Publish Date: May 31, 2017
“Ethically and morally, nurses have a responsibility to protect the patient and, as the evidence of nursing science changes, so too should the practice of nursing,” notes AORN’s CEO and Executive Director Linda Groah, MSN, RN, CNOR, NEA-BC, FAAN.
She says research around a culture of safety is providing important new findings nurses can put into practice every day as they fulfill their role in practicing the Time Out and other proactive safety actions.
That’s why AORN is partnering with The Joint Commission in taking National Time Out Day on June 14 as an opportunity to ask every perioperative team member to be a SUPER HERO for patient safety. This SUPER HERO acronym stands for nine elements of a safety culture that can come into play as part of practicing a Time Out, including:
Support a safety culture
Use The Joint Commission’s Universal Protocol and AORN Surgical Checklist
Proactively reduce risk in the OR
Effect change in your organization
Reduce harm to patients
Have frank discussions about hazardous situations
Empower others to speak up when a patient is at-risk
Respect others on the surgical team
Openly seek opportunities for improving patient safety
For example, during a Time Out if all surgical team members aren’t able to fully engage in the Time Out to proactively reduce risk in the OR, this is the perfect opportunity to halt the beginning of surgery until every one is ready, explains Coleen Smith, RN, BSN, MBA, CPHQ, high reliability initiatives director, Joint Commission Center for Transforming Healthcare. She explains further, “Say the Surgical Technologist realizes an instrument needed for the procedure is missing. His attention might be momentarily diverted and he might be He might be tempted to not engage in the Time Out. However, this is the perfect opportunity for him to speak up and share the situation with the team and ensure the instrument is secured before the procedure begins.”
Ask Thoughtful Questions
Smith and Groah agree that National Time Out Day provides perioperative teams with the perfect opportunity to talk about their Time Out. This conversation can serve to assess what’s working and what can be improved as part of broader efforts to address areas for improvement with safety culture.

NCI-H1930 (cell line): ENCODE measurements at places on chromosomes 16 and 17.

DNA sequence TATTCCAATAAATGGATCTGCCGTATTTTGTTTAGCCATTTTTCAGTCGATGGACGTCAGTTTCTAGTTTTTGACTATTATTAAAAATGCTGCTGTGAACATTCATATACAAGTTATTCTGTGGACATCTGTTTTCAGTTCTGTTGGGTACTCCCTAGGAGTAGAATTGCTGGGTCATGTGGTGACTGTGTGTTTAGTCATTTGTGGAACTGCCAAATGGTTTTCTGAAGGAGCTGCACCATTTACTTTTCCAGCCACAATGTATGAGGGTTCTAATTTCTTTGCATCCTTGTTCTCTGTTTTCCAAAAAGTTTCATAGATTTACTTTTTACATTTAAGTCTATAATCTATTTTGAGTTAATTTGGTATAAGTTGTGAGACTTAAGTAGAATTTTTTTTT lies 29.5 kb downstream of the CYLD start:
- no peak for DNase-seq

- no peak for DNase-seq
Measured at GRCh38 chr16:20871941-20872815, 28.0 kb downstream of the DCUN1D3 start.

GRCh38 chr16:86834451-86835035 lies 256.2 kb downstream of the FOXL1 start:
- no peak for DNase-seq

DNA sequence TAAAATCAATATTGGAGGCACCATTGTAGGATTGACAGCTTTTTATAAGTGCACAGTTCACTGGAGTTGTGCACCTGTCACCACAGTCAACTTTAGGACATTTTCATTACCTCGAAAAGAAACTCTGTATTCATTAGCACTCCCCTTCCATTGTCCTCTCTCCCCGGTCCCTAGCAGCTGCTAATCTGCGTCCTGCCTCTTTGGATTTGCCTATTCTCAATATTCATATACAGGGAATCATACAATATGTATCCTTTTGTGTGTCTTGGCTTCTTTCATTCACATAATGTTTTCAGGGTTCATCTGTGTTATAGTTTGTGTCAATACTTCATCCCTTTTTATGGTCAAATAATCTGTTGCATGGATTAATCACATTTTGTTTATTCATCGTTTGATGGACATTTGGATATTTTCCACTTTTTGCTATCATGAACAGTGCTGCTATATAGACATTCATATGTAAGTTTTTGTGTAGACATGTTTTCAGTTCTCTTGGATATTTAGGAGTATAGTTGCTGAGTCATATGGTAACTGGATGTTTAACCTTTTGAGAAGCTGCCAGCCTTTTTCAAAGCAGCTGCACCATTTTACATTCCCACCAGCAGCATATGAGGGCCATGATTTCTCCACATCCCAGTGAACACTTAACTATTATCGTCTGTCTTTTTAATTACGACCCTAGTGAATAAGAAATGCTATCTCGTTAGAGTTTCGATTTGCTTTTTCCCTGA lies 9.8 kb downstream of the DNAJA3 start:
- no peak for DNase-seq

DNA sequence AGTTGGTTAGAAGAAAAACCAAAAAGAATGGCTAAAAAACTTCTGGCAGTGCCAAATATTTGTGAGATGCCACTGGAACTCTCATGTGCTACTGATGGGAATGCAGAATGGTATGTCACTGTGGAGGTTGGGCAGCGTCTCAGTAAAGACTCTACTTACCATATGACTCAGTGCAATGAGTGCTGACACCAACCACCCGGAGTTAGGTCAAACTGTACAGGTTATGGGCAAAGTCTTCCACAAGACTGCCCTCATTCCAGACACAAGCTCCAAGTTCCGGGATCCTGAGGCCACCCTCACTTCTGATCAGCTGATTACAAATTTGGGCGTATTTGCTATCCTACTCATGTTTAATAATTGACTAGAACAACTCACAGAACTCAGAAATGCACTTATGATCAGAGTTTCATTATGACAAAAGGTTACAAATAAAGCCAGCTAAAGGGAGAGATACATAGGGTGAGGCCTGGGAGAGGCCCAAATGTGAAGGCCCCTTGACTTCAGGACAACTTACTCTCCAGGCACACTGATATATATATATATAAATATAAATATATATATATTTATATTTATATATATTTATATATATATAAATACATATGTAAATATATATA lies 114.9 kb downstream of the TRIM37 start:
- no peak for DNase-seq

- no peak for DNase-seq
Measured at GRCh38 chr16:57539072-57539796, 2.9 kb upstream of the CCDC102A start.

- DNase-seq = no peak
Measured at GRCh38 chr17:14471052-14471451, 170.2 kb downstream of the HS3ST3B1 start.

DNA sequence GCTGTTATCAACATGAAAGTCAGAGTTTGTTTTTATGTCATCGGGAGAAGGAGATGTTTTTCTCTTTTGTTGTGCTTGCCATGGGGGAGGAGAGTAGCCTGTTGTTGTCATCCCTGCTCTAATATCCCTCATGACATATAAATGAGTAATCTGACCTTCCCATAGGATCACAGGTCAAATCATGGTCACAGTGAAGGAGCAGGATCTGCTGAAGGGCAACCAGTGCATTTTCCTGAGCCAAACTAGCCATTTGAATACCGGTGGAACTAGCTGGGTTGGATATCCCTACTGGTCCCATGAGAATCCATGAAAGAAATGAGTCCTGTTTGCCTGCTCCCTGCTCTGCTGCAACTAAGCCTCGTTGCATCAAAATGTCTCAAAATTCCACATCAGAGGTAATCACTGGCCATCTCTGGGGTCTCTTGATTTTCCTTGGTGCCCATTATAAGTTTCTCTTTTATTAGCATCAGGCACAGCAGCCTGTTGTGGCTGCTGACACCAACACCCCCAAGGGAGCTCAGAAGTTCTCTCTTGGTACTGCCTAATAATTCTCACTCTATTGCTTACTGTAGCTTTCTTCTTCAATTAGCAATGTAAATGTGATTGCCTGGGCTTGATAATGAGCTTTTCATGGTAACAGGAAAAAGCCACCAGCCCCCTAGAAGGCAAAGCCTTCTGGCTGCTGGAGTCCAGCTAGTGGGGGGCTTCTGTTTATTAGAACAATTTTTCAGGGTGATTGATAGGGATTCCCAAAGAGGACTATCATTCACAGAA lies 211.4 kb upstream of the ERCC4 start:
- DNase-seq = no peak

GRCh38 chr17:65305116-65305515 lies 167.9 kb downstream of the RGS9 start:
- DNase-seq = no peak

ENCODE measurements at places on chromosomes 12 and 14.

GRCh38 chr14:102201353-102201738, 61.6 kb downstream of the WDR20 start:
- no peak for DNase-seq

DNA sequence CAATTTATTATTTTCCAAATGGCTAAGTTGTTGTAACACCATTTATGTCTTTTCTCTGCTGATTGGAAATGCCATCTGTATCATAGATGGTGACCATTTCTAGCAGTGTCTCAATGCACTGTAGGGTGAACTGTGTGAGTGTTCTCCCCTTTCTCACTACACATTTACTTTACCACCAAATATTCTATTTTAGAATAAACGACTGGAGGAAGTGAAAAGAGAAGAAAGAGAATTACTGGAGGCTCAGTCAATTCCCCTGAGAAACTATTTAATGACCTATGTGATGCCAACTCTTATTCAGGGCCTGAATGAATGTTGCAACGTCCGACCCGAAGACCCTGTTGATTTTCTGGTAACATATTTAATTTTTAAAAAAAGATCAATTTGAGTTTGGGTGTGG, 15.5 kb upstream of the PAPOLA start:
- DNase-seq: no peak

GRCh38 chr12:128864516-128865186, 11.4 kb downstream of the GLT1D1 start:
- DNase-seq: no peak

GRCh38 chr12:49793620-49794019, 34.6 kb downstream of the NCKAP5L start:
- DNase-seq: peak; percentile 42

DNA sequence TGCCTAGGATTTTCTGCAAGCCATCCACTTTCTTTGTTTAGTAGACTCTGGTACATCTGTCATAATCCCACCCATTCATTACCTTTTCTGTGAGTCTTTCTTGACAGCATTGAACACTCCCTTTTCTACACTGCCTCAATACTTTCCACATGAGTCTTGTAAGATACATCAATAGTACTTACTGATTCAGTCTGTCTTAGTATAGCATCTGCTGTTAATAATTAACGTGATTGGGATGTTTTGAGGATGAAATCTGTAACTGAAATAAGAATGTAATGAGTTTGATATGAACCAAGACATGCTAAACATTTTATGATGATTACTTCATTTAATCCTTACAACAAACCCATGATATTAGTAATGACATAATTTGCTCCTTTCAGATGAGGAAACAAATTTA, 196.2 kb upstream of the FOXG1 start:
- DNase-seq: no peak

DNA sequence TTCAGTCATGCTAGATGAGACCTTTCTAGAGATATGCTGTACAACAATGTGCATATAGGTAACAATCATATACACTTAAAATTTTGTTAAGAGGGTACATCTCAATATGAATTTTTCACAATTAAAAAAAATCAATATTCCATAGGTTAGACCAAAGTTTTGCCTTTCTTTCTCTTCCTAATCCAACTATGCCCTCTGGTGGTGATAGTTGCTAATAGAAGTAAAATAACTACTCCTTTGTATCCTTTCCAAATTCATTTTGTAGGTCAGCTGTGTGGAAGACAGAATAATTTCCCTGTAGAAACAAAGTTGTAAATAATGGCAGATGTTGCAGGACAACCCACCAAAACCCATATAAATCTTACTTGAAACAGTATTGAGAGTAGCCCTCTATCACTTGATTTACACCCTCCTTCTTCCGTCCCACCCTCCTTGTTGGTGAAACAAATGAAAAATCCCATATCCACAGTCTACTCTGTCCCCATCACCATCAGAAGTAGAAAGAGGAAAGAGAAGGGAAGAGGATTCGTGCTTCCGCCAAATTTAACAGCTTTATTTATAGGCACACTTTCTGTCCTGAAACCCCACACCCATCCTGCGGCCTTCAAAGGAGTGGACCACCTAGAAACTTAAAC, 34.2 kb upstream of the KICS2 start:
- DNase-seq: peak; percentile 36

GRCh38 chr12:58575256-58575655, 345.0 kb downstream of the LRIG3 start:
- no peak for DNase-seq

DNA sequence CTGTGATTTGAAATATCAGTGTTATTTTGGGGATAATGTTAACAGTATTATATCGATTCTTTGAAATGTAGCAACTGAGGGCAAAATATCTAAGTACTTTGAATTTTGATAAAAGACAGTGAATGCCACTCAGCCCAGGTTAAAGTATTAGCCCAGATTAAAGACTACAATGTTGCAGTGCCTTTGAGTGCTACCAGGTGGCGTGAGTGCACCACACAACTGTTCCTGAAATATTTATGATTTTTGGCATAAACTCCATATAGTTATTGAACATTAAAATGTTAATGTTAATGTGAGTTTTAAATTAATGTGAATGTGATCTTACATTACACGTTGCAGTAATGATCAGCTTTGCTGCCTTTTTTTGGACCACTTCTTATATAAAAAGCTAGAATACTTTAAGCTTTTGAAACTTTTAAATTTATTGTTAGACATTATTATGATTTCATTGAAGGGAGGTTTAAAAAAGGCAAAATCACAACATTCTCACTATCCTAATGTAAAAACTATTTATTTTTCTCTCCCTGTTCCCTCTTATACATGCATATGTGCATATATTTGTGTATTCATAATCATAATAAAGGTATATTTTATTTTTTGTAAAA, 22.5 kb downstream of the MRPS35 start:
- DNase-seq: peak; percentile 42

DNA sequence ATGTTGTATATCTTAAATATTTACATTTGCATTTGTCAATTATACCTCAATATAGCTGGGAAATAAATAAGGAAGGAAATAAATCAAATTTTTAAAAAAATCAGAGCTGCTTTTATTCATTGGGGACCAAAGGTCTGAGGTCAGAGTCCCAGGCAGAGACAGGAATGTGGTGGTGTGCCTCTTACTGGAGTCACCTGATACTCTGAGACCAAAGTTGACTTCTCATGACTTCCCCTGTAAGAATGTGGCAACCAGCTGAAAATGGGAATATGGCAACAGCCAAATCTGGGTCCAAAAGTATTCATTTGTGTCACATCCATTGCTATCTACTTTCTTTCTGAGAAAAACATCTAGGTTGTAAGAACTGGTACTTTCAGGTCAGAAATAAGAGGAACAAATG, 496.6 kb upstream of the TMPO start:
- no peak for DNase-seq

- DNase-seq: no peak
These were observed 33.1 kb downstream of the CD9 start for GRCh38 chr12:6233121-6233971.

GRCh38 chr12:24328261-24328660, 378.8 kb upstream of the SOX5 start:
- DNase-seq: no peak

Here are Groah’s answers to four key questions regarding Time Out practices that she believes are great places to start this dialogue:
What does Time Out Day mean to you?
Groah: To me, Time Out Day gives national attention and local opportunities for shared conversation to reestablish best practices and processes around the Time Out that we implement with every patient, every time.
What is the importance of having a Time Out Day?
Groah: This day gives the perioperative team an opportunity to remind their colleagues about the importance of taking a fully engaged Time Out that is focused on advocating for the patient to prevent adverse safety events. Dedicating a day to honor the Time Out helps perioperative nurses renew the conversation about this very important topic.
Why do wrong site surgeries continue to happen despite having the Time Out?
Groah: We know that breaks in communication are often identified as key contributing factors to a wrong site surgery. If the Time Out is not honored as a shared opportunity for each member of the team to have an equal role and voice, errors such as prepping the wrong surgical site are more likely to occur. In contrast, a fully engaged Time Out gives each member of the team a systematic process to speak up with a concern. In a strong safety culture this voice is not only respected, it is expected.
What advice would you give other organizations or nurses having a hard time speaking up during the Time Out?
Groah: The practice of taking a Time Out must be developed by a multidisciplinary group and then reviewed by all members of the team—preferably in a multidisciplinary education session attended by representatives from the C-Suite so all members of the team are aware that this is an important strategy that must be implemented to protect patients from harm. In my experience when the staff nurses know that management will support them in implementing a new procedure like the Time Out, they find their voice to speak up to protect the patient as the patient’s advocate.
Stand Up For Safety
“While the SUPER HERO theme provides a fun focus for National Time Out Day this year, the safety culture components of the theme are serious and should resonate with perioperative teams in their shared goal to create the safest surgical experience for their patients,” Groah stresses.
She emphasizes the critically important role perioperative nurse leaders and physician leaders play in convening a multidisciplinary team that includes staff nurses, surgeons, anesthesia care providers, surgical technologists, risk managers and a member from the C Suite to collaboratively develop procedures and protocols to address Time Out.
As part of this work, she says a process for routine monitoring of the Time Out provides a systematic mechanism for reviewing Time Out practices, addressing non-compliance and discussing areas for enhancing and refining the Time Out. “We must all remember that a patient is very vulnerable during a surgical procedure—they trust that their surgical team will protect them.”
Check out AORN’s collection of resources for recognizing National Time Out Day 2017.
Learn more from The Joint Commission about the fundamental tenets of a safety culture that leaders can support and reinforce.